As autonomous cars become closer to being regular sightings on Colorado highways, it appears as if consumers and retailers alike are marveling over technology that will allow a car to make split second decisions to avoid crashes or minimize the impact of crashes in order to keep humans safe. However, it also appears that much is not being discussed about the ethical and practical issues surrounding crash optimization.
There’s an inherent paradox with that term. How can you possibly “optimize” a crash that will potentially leave people injured? One could argue that a severe injury is better than a person losing their life, so a crash that causes some physical damage is ostensibly better.
Crash optimization comes with difficult ethical decisions surrounding the programming of vehicles to minimize harm. For example, should a car be programmed to swerve and hit a larger vehicle, such as an SUV, in order to avoid hitting a motorcycle rider with no helmet on? Hitting the SUV may be the better scenario given that a larger vehicle could absorb the impact while protecting its occupants. But does that make driving an SUV inherently more dangerous because it could be targeted by autonomous vehicles programmed to optimize a crash.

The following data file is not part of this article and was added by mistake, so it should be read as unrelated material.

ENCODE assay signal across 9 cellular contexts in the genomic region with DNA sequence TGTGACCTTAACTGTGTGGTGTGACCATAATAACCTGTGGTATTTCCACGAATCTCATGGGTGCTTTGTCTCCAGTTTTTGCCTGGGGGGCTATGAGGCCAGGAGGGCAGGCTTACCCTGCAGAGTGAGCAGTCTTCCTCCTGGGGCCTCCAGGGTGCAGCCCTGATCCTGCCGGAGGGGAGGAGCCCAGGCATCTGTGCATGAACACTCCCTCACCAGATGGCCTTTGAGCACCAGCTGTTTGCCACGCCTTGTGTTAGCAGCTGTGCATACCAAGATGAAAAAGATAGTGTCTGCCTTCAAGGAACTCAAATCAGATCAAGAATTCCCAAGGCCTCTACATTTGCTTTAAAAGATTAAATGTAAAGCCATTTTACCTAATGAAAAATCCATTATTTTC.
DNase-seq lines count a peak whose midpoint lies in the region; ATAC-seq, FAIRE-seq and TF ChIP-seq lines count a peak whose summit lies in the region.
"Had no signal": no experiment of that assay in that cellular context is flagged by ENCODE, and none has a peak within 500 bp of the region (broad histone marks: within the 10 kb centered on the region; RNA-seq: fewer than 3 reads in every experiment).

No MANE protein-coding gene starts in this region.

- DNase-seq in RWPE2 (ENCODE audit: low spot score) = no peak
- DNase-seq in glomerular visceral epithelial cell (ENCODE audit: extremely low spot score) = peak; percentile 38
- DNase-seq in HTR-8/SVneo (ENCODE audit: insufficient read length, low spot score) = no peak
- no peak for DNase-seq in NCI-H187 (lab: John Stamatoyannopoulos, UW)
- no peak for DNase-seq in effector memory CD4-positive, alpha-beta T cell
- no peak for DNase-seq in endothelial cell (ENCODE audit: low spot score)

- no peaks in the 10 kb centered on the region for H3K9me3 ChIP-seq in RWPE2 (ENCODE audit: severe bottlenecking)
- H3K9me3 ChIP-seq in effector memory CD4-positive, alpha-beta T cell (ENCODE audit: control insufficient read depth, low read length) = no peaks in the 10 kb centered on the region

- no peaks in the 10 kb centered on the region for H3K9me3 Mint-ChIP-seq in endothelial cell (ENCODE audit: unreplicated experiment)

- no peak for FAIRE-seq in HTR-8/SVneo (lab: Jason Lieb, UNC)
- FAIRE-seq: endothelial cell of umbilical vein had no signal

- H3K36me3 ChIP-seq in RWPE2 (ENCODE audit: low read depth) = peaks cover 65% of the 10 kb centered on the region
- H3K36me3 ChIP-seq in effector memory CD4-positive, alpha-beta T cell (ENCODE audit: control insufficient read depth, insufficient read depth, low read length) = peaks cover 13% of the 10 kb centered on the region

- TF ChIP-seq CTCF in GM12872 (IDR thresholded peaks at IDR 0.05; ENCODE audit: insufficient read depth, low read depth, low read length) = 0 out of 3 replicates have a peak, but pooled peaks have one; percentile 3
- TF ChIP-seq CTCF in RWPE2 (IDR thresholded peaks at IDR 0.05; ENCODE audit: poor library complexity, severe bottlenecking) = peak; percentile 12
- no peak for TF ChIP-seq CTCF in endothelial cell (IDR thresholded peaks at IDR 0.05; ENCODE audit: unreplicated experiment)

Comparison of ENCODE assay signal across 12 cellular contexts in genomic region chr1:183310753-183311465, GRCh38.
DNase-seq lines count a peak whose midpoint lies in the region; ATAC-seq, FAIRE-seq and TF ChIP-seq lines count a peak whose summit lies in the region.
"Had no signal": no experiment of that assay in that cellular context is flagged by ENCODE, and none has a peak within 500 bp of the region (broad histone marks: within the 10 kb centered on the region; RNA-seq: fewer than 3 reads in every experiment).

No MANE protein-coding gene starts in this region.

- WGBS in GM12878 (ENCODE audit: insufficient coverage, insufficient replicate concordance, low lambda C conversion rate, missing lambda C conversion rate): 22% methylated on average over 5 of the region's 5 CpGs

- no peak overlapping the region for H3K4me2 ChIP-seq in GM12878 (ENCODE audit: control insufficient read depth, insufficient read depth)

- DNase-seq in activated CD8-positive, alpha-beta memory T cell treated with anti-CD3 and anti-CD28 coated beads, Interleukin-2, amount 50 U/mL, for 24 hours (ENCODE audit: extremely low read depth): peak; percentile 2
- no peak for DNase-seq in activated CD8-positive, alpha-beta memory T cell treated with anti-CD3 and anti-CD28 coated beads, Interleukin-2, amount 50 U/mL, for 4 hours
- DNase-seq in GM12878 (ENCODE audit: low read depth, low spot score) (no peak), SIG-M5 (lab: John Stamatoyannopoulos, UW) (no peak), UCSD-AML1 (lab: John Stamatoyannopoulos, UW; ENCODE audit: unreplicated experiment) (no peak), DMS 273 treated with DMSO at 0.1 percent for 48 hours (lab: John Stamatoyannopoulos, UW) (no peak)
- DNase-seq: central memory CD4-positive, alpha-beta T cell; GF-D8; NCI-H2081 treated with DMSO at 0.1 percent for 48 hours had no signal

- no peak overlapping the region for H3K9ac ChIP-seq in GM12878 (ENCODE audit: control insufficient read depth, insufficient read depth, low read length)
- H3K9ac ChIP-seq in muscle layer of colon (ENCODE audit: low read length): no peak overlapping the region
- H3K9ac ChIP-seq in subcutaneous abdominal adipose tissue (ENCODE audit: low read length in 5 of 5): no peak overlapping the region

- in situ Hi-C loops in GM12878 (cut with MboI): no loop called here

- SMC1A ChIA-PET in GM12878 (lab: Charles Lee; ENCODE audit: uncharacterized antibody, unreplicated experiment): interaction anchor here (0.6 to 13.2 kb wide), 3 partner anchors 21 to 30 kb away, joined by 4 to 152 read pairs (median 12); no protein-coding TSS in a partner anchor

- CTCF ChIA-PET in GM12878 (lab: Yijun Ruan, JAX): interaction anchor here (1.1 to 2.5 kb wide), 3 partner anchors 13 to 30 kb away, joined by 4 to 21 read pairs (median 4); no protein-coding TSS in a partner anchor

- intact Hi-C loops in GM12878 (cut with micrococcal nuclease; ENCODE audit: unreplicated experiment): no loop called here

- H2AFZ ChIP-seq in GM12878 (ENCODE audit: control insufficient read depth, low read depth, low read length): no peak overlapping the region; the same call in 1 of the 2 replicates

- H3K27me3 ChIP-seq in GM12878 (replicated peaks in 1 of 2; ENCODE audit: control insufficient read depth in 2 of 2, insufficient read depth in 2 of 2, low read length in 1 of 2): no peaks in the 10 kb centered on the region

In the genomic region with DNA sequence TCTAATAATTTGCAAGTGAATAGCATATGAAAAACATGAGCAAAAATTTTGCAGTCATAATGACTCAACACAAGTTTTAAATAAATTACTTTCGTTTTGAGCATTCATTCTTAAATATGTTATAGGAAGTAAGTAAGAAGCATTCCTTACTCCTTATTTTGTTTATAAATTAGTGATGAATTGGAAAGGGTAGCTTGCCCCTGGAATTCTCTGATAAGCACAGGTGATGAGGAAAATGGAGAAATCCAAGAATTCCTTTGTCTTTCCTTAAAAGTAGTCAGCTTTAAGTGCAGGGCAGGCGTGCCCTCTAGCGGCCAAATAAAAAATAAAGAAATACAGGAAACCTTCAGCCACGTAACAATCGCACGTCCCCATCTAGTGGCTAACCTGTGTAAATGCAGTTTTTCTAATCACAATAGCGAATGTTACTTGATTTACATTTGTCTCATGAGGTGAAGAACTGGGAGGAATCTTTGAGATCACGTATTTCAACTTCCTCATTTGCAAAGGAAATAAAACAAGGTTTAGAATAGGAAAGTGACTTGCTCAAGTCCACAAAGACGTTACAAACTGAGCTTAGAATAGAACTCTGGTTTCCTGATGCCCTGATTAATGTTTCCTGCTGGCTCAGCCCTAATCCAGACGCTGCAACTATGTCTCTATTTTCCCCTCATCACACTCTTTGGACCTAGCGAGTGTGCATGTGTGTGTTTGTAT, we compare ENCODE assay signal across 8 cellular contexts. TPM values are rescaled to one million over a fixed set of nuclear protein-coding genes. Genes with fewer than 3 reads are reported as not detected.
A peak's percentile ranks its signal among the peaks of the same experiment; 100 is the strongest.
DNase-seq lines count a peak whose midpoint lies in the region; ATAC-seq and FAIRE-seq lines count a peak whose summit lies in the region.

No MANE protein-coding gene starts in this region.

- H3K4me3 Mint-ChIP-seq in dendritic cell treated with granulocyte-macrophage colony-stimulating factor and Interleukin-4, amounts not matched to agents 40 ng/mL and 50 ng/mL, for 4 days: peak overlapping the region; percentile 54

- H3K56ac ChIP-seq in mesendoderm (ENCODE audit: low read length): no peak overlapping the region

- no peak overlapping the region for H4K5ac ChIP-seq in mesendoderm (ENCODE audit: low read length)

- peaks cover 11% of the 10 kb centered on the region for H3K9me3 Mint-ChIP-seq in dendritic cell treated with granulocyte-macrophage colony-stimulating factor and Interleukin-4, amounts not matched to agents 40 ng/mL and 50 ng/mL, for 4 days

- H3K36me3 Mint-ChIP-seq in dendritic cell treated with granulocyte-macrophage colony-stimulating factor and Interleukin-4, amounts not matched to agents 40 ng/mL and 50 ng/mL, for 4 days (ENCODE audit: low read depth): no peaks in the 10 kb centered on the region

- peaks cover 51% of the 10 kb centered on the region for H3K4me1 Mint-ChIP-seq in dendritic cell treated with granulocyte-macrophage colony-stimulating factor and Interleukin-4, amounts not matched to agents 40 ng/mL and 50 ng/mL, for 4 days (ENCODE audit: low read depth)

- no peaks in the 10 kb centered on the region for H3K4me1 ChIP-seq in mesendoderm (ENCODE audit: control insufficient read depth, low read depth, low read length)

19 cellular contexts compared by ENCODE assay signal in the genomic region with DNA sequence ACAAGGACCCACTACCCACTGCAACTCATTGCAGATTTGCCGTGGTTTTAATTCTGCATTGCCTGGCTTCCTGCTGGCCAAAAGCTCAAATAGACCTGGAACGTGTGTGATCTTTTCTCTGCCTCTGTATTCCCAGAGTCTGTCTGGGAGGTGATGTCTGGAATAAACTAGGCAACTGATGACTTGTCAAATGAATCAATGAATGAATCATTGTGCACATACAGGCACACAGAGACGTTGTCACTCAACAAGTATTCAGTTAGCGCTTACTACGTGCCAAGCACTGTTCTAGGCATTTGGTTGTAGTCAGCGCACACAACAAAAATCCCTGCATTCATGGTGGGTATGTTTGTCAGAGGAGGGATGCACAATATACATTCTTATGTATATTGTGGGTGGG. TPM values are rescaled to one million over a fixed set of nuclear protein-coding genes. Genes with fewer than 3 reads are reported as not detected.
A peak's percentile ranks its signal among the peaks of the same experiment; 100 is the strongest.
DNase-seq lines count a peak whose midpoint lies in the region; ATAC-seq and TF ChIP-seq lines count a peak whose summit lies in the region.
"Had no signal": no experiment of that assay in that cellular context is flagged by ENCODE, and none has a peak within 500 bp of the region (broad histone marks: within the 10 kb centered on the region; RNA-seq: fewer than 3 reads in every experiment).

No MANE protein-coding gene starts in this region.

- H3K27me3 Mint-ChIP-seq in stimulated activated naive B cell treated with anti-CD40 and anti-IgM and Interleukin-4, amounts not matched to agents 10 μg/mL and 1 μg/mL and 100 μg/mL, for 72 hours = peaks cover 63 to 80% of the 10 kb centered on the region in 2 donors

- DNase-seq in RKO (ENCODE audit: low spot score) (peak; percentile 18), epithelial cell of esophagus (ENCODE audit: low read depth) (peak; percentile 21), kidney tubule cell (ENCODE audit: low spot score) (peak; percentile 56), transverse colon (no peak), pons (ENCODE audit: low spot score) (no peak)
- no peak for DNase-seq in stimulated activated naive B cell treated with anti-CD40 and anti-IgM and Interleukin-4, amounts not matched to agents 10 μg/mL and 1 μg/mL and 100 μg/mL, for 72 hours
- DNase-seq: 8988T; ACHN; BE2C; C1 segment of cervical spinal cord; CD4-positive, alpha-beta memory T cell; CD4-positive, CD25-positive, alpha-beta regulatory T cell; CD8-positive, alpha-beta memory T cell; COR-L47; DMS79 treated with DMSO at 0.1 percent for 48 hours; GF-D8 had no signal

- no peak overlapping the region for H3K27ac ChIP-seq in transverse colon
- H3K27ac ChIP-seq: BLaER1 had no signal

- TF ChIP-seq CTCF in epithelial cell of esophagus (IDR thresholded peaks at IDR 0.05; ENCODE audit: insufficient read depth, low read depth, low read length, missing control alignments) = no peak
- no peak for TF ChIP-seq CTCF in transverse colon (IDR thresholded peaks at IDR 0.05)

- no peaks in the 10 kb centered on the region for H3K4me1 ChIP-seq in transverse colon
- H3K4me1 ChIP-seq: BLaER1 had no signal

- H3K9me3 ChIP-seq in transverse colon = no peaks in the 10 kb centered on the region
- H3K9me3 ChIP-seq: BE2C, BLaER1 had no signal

Additionally, are programmers tacitly rewarding those who prefer smaller cars because of their fuel efficiency and their smaller operating costs? Is this really fair to those who chose to drive SUVs because of their versatility? These are ethical questions that could quite possibly turn into legal questions.